JUDY WOODRUFF: Finally tonight, speaking of women, essayist Richard Rodriguez considers women on the move all over the world.
MADELEINE ALBRIGHT, former secretary of State: I, Madeleine Korbel Albright...
RICHARD RODRIGUEZ, NewsHour essayist: In 1996, President Bill Clinton appointed Madeleine Albright as secretary of state. Because of Madeleine Albright, because of Condoleezza Rice who came soon after, because of Hillary Clinton, we scarcely mark the gender revolution that has taken place in just over a decade.
HILLARY CLINTON, secretary of State: So help me God.
RICHARD RODRIGUEZ: Today, the diplomatic face of America is a woman's face. All over the world, women and girls are on the move.
In Pakistani and Afghan villages, girls make their way to school, sometimes furtively, wary of boys or men who might splash them with acid for daring to learn to read and to write.
In the last half-century, hundreds of thousands of Mexican women have left their villages to find jobs in America or to work in Mexican border town assembly plants.
In Juarez, hundreds of women who ventured into the world alone have been murdered. The world remains a dangerous place for women.
Even so, at U.S. colleges, female students are signing up for study-abroad programs by a 2-to-1 ratio over males. Indeed, female students, many the daughters and granddaughters of women who did not assume college in their lives, now outnumber male students on American campuses.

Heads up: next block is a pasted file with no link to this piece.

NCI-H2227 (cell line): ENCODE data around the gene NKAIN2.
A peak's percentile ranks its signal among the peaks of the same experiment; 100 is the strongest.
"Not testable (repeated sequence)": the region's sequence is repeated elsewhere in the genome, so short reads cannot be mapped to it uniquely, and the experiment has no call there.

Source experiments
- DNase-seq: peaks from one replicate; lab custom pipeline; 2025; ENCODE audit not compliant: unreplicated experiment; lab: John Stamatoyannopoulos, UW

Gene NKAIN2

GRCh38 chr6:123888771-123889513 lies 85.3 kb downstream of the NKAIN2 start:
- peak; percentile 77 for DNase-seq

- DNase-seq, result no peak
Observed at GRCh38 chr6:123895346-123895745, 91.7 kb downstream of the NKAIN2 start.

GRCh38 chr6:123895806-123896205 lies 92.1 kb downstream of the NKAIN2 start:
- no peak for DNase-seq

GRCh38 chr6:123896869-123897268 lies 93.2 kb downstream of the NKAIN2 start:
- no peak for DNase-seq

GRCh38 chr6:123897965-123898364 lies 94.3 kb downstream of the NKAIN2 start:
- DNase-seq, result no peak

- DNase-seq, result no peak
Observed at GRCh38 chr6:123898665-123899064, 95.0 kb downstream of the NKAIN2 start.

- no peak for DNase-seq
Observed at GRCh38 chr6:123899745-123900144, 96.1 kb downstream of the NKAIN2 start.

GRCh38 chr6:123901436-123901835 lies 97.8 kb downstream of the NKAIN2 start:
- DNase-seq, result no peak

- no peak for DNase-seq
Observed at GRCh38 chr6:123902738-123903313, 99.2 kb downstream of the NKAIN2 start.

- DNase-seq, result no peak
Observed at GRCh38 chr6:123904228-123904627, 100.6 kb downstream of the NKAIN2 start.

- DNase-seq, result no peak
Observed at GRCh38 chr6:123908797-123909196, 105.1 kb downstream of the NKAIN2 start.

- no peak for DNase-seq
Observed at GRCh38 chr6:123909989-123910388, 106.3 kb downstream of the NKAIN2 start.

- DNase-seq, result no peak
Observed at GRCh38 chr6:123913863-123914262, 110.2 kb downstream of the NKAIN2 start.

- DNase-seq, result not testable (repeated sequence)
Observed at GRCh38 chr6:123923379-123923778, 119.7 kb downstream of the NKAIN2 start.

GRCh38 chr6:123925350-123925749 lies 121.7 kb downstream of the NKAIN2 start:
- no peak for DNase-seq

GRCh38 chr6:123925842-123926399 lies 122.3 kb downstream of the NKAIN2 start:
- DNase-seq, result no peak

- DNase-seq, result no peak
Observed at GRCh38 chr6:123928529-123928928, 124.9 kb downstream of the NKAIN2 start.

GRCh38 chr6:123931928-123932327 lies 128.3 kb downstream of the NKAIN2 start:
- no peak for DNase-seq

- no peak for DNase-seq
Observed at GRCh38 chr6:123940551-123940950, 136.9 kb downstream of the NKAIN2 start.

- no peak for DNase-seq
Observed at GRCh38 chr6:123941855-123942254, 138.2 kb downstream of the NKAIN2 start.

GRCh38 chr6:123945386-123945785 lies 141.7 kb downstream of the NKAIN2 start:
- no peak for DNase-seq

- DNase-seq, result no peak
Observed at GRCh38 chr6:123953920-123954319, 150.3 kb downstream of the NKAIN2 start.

In American legend, as in so many of the world's myths, it is the young man who leaves home to find gold or slay the dragon. Lewis and Clark are paradigmatic American explorers, blazing a trail from St. Louis to the Pacific Coast. But as it happened, they were led up the Missouri River and across the Rockies by a Shoshone Indian. Her name was Sacagawea.
In the Americas, there were other stories like hers, native women who became go-betweens, translators, even lovers of the foreign.
In colonial Virginia, Pocahontas left her tribe to marry an Englishman, and she traveled with him to London to become a figure in history.
In Mexico, male history still reviled Marina, La Malinche, as a sexual traitor. She was an Indian woman who became the lover of the Spaniard Cortez. Marina conspired with Cortez against the Aztecs who had imprisoned her own tribe.